TIMESMAN| We, in the media are not happy

JUSTICE Secretary Vitaliano Aguirre II announced that the Philippine government is now P40 billion richer, including surcharges, after Mighty Corp. owner Alexander Wongchoking has skirted criminal indictment after he entered into an out-of-court settlement with the Bureau of Internal Revenue (BIR) over the P38-billion tax evasion case filed against him and three other executives of the home-grown cigarette maker.

Aguirre did not include the P6-billion taipan Lucio Tan, owner of Philippine Airlines (PAL), agreed to pay the government within the year over an unpaid fees for the exclusive use of Ninoy Aquino International Airport (NAIA) terminal since 1999.

Like the Mighty Corp. PAL was also given by President Duterte 10-day deadline to settle its debt. Both the cigarette manufacturer and airlines met the deadline in record time.

Congratulations, but we ask the President to monitor the flow of that new billion-peso collections and keep the public informed the moment the money is released by the debtors to the government.

We do not want a repeat of that P6.4 billion worth of smuggled illegal drugs shipment from China at the Bureau of Customs. After the discovery of the anomaly, the people suspected to be behind the smuggling are just allowed to resign, while others preferred to be jailed while the investigation is going on. And where is the money?

Kahit siguro ako, kung bilyun-bilyun piso na ang pag-uusapan, baka magpapakulong na rin ako.

The announcement of the Justice Secretary that the government is richer by P40-billion for convincing a tax evader to pay without any mention of another P6-billion a debtor agreed to pay the government, is worth watching.

Sa bagay, baka nalimutan lang ni Mr. Secretary isama sa magandang balita!


The law apprehending motorcycle riders not wearing helmets should be amended.

Older criminals are using young children to commit crimes for them knowing fully- well that the law is not harsh to people younger than 15 years old.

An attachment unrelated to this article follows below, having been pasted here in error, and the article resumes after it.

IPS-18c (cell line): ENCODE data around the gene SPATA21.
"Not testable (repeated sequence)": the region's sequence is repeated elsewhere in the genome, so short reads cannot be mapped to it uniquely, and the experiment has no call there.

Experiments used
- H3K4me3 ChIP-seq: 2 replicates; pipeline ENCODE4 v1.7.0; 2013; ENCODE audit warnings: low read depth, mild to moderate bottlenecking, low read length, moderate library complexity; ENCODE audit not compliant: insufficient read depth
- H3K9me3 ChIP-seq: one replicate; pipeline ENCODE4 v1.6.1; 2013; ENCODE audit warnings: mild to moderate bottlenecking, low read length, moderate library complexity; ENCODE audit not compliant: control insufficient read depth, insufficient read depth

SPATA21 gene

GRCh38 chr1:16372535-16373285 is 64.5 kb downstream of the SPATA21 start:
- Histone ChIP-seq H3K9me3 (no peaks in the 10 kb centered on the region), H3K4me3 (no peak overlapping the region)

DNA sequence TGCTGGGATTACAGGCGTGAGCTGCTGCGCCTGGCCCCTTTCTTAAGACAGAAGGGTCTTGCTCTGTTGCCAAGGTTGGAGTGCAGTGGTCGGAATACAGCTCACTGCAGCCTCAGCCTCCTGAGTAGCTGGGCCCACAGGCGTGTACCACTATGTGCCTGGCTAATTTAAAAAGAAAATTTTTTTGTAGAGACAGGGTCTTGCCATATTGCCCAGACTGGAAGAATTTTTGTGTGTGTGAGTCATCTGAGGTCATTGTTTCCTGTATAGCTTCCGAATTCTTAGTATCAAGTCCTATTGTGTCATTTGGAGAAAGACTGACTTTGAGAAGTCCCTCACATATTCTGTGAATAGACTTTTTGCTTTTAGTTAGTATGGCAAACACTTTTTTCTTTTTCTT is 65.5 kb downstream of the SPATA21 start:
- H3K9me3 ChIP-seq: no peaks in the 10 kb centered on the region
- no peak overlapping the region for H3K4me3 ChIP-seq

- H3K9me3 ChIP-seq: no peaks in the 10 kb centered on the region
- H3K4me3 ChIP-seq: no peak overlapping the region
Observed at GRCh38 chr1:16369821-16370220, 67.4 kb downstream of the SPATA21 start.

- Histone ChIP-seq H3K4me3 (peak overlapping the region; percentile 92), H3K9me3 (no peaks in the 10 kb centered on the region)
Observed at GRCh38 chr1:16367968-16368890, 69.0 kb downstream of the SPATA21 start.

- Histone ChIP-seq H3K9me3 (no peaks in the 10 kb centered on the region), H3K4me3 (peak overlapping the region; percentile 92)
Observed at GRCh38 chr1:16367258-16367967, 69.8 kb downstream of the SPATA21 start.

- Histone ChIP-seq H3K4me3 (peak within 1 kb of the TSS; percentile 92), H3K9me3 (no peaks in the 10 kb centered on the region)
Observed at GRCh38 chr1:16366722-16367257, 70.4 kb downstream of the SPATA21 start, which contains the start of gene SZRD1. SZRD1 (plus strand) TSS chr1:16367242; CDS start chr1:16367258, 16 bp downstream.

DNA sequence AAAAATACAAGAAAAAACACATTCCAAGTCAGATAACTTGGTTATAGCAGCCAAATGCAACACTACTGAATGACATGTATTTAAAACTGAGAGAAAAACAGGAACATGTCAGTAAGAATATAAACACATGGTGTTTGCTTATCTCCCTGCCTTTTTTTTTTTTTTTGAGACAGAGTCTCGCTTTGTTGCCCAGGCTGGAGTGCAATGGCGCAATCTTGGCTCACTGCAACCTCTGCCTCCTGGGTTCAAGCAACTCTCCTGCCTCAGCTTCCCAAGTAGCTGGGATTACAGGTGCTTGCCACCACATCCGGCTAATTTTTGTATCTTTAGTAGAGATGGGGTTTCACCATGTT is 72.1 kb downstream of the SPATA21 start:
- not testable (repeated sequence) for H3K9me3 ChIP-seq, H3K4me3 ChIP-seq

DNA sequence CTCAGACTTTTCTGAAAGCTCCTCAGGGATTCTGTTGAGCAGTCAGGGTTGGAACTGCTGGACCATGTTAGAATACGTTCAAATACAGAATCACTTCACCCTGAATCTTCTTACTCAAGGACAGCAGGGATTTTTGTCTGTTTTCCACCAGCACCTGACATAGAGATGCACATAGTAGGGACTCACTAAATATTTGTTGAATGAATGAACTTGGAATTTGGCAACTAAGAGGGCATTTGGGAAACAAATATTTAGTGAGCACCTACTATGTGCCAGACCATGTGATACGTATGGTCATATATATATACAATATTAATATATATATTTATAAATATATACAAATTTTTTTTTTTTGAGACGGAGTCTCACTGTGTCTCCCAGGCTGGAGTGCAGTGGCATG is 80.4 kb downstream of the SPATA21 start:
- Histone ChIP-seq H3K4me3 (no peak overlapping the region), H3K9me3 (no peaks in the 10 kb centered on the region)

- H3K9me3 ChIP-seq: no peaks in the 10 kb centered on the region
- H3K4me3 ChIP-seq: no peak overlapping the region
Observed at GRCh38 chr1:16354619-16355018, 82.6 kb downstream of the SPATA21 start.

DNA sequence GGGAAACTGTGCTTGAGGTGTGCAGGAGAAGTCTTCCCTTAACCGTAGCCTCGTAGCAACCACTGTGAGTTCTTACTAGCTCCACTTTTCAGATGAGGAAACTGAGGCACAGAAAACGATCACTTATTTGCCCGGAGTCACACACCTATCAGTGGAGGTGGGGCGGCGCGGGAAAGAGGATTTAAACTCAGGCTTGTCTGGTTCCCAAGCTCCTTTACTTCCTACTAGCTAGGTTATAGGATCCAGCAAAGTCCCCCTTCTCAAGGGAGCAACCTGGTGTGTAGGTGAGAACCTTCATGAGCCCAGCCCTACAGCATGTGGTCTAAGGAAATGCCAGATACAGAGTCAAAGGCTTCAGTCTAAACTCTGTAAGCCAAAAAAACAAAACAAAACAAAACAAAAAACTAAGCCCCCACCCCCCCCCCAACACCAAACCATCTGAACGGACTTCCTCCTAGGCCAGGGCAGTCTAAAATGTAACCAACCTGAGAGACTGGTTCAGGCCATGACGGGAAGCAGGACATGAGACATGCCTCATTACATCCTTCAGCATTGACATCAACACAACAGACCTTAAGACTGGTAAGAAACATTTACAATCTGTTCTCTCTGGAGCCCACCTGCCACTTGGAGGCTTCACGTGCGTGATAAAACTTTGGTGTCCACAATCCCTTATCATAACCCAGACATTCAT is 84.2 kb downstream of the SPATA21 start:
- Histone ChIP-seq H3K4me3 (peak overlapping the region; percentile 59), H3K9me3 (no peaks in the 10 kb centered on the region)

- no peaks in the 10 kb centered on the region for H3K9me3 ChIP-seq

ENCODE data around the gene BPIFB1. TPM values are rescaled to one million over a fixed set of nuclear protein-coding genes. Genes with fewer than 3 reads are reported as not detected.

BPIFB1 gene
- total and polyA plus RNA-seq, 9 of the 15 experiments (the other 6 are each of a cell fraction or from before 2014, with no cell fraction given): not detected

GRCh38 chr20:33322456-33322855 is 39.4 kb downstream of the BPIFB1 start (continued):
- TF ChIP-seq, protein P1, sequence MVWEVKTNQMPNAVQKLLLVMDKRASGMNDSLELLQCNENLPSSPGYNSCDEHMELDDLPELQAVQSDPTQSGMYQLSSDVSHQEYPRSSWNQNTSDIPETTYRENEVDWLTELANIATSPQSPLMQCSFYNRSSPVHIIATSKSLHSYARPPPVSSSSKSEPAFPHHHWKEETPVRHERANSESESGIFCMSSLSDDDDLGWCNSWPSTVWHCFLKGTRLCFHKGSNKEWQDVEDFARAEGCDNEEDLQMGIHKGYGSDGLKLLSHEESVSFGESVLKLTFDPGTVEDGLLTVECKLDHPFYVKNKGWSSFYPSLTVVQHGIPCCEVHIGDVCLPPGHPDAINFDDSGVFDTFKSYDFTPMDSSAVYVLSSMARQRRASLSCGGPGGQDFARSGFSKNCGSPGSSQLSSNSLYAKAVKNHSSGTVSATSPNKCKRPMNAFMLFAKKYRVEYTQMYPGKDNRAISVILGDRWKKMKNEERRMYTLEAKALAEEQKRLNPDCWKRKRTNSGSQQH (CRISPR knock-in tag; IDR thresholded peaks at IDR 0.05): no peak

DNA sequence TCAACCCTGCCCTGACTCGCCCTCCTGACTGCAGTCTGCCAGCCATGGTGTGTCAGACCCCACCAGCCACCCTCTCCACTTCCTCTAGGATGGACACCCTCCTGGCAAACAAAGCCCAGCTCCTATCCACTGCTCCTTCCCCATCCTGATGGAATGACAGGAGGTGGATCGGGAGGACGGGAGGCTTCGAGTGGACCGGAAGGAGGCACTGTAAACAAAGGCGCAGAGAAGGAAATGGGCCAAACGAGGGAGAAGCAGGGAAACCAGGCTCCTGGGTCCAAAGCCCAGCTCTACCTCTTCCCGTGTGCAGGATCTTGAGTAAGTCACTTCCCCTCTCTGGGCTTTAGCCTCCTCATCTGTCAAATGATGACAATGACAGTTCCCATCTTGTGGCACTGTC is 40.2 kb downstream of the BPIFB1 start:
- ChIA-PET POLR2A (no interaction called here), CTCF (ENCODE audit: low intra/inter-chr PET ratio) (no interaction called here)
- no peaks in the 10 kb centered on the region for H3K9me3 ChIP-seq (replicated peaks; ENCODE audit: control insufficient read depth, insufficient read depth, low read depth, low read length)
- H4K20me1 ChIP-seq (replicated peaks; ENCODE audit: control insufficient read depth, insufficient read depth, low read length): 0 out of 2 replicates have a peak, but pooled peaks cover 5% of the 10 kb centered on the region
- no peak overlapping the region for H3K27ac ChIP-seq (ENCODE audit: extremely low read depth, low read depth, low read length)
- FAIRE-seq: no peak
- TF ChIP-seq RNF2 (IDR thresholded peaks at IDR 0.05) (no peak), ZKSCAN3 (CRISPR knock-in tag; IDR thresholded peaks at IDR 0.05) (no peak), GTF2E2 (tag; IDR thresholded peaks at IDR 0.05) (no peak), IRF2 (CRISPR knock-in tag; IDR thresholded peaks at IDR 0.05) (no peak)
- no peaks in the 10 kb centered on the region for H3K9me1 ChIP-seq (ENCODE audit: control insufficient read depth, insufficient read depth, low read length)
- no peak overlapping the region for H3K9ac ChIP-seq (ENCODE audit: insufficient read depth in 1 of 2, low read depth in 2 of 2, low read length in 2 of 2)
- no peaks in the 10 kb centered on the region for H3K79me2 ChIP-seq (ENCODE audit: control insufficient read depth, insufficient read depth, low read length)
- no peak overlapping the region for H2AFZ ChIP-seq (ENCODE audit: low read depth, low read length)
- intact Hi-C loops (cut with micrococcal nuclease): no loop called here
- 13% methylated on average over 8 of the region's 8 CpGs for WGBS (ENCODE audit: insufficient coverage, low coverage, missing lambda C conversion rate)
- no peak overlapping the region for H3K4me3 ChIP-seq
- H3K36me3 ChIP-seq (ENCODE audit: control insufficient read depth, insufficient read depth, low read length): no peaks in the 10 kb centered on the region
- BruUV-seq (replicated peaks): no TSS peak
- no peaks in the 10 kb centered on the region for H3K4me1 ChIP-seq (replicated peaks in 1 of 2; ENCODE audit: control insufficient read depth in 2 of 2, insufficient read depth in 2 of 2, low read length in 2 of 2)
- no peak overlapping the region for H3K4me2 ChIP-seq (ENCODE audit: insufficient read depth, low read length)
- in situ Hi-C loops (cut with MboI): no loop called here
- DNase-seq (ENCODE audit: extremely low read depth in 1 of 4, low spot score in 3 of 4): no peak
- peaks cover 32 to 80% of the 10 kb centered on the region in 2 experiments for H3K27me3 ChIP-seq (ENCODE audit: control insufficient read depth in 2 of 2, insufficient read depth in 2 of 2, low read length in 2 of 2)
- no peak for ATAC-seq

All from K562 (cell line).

Motorcycle riders are also taking advantage of the law on non-wearing of helmets to cover their identities to commit crimes.

The recent incident of killings of Puerto Gallera, Oriental Mindoro councilor, Melchor Arago, and his 15-year-old son by unidentified motorcycle assassins wearing helmets should alarm government officials and necessitate the immediate amendment of that law.

No less than Senate President Koko Pimentel III made the observation expressing disappointment over the “incompetence” of the police in catching the criminals, many of them who can’t be identified because they were wearing helmets while committing crimes.

What does it take our lawmakers to amend the law when it seems the incidents of killings involving motorcycle riders hiding their faces with helmets are in alarming proportion?

Are they happy about it, meaning seeing innocent victims sprawled on the pavement covered with blood? We, in the media are not happy on what’s happening around.


Police Chief Ronald “Bato” dela Rosa said he would want drug suspects to be captured alive as he “valued life.”

I believe him, although many, especially critics and relatives of the victims, were not convinced of what he is saying. And this is where the good policeman should prove his worth. He may be called Bato, but behind that, pusong mamon parin siya.


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